What are the consequences of water stress on the development of late postzygotic reproductive isolation in an orchid hybrid zone?
ID: 613 / 331
Proposed Symposium Title: What are the consequences of water stress on the development of late postzygotic reproductive isolation in an orchid hybrid zone?
Karolyne Wanessa de Jesus1, Bárbara Simões Santos Leal1,2, Rafael Silva Oliveira1, Matheus Pena Passos1, Juliana Lischka Sampaio Mayer1, Fabio Pinheiro1
Affiliations: 1 Universidade Estadual de Campinas, Instituto de Biologia, Departamento de Biologia Vegetal, Campinas – SP, Brazil 2 Instituto Tecnológico Vale, Belém – PA, Brazil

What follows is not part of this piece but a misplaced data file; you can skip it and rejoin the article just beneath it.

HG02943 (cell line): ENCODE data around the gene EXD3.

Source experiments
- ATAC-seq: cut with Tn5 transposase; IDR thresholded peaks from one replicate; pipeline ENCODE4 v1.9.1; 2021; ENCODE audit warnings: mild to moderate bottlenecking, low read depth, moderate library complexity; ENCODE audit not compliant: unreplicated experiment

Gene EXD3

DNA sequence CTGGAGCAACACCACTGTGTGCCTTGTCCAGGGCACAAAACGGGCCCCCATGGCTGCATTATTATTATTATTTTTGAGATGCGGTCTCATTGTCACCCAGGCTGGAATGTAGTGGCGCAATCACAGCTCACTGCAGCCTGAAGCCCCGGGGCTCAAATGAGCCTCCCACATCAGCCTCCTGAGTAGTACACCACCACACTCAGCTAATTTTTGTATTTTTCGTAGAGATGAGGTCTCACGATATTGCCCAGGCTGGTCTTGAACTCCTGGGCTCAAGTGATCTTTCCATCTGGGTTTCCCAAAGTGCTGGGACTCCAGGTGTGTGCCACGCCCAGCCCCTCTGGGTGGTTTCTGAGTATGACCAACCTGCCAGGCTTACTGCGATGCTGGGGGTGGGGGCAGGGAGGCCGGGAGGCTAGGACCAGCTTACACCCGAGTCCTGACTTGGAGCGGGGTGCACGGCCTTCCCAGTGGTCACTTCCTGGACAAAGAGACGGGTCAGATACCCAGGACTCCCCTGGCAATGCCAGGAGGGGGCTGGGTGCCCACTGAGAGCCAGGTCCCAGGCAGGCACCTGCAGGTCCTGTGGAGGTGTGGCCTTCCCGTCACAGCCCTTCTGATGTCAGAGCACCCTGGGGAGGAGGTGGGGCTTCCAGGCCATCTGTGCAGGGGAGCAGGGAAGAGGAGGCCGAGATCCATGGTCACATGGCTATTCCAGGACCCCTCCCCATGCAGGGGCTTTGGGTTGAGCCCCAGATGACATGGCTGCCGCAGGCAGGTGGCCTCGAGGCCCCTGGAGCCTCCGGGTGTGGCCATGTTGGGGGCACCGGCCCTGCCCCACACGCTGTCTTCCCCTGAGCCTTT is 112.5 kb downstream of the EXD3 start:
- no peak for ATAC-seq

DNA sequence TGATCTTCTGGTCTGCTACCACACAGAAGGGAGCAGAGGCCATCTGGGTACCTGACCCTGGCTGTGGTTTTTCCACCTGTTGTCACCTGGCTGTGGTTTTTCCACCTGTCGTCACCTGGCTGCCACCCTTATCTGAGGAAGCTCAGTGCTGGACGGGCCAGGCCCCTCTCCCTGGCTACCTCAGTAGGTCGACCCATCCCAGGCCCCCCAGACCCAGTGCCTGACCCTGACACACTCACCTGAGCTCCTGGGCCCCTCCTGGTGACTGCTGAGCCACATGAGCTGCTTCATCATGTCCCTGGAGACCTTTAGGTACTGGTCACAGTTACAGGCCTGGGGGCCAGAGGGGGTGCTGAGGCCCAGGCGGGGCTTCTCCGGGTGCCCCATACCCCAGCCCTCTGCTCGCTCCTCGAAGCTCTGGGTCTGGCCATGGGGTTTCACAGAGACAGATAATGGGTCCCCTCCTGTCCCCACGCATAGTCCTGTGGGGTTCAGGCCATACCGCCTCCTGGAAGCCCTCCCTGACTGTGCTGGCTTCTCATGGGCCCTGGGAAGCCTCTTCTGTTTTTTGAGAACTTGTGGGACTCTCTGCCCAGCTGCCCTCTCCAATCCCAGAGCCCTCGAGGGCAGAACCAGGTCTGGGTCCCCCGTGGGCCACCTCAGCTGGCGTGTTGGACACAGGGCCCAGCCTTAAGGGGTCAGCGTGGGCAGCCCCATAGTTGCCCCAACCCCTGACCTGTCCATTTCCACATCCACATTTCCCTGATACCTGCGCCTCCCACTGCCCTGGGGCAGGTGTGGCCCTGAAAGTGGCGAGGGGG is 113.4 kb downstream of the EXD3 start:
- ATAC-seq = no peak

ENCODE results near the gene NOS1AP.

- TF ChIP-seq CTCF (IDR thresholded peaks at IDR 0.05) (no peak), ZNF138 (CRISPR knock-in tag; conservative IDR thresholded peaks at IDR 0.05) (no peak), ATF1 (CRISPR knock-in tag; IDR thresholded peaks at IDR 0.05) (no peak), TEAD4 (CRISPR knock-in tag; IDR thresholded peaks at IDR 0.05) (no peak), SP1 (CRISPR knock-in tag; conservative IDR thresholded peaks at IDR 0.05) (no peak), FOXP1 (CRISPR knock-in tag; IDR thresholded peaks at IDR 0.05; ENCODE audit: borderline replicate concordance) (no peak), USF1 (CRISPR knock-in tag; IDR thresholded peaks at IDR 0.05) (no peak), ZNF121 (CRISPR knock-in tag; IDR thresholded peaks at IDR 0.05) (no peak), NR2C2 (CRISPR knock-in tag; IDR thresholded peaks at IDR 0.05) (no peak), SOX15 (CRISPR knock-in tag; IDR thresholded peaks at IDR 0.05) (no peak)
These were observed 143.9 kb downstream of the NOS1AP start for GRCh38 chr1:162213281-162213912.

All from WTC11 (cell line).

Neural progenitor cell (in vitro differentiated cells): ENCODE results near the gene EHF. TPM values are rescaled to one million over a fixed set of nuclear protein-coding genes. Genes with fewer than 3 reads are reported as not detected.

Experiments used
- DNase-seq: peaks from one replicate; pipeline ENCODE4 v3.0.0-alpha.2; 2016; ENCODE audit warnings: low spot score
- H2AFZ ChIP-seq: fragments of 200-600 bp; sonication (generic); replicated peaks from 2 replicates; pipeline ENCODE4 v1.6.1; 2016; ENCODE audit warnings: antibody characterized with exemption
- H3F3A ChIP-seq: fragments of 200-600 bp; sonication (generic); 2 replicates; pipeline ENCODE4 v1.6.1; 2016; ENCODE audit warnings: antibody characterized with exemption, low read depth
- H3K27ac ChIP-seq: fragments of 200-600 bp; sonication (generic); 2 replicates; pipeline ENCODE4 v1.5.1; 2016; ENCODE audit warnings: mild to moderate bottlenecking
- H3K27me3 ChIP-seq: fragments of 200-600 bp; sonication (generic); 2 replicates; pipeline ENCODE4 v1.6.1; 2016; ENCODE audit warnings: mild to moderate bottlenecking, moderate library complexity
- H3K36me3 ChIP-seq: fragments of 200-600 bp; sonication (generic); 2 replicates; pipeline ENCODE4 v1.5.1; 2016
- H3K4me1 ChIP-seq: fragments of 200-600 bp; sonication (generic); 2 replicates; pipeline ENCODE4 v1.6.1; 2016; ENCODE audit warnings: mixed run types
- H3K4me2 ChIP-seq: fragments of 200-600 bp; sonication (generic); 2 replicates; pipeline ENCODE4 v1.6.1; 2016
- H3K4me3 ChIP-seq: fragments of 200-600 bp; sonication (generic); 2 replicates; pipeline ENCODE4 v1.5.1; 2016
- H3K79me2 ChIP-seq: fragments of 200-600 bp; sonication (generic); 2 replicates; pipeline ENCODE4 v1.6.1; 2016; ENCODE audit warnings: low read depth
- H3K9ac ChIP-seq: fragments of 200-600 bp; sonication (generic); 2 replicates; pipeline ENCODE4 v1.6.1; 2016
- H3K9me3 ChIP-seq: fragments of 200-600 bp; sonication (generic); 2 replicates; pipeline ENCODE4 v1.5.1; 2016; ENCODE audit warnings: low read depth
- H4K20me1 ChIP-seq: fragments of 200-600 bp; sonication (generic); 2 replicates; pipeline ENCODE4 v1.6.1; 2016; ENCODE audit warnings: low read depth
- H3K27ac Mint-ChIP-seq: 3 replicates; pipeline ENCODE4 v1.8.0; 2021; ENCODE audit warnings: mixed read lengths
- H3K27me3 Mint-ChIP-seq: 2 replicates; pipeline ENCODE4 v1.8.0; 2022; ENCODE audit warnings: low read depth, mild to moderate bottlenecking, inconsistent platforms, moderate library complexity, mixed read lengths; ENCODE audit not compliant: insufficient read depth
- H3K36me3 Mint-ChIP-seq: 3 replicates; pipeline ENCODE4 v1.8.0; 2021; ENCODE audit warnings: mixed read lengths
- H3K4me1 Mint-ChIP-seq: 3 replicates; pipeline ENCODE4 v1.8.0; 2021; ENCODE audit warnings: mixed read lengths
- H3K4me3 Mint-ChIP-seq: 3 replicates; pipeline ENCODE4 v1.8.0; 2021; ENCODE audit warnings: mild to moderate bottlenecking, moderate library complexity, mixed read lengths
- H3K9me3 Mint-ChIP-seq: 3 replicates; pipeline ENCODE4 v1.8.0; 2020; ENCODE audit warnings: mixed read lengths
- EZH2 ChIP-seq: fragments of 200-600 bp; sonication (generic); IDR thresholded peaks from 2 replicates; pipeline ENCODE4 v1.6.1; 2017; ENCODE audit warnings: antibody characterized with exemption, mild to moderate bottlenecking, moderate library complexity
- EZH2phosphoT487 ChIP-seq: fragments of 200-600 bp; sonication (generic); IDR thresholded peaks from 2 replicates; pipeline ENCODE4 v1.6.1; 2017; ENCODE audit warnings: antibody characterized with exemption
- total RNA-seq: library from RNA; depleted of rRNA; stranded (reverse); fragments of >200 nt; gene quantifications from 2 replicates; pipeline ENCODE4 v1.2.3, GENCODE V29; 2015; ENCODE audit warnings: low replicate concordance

Studies on reproductive isolation (RI) in angiosperms often focus on early postzygotic barriers, whereas research on established generations of hybrids and their ecological interactions is still limited. Several hybrid zones have been studied in the orchid genus Epidendrum, which is often found in extreme environments such as rock outcrops and sand dunes. This study aimed to compare the morphophysiological performance of E. × purpureum with its parental species, E. orchidiflorum and E. denticulatum, under water deficit conditions. The experiment consisted of one control (plants watered three times a week) and two water treatments per species (moderate stress: plants watered approximately every 25 days; severe stress: plants that did not receive water during the entire experimental period). To investigate the effects of water deficit on the parental species and hybrids, the following measurements were taken along the experiment: growth, water potential, succulence, titratable acidity, membrane resistance, and survival. Both growth, water potential, and succulence were not significantly changed across treatments. On the other hand, significant changes were observed in the titratable acidity, indicating changes in the CAM metabolism. Additionally, a significantly lower survival rate of hybrid plants was observed, with all hybrids dying at the end of the experiment. Membrane resistance was also lower in the hybrids, increasing the electrolytes leakage and decreasing the potential for water storage. The significant vulnerability of hybrids to water stress conditions can be interpreted as strong late postzygotic barriers, which limit the distribution and survival of hybrid plants. Such barriers may increase in scenarios of climate change predicting aridification of some regions, decreasing the potential for heterospecific gene exchange between co-occurring species. As heterospecific gene exchange is considered an important source of genetic variation, the vulnerability of hybrid plants may have a long-term effect also on parental species.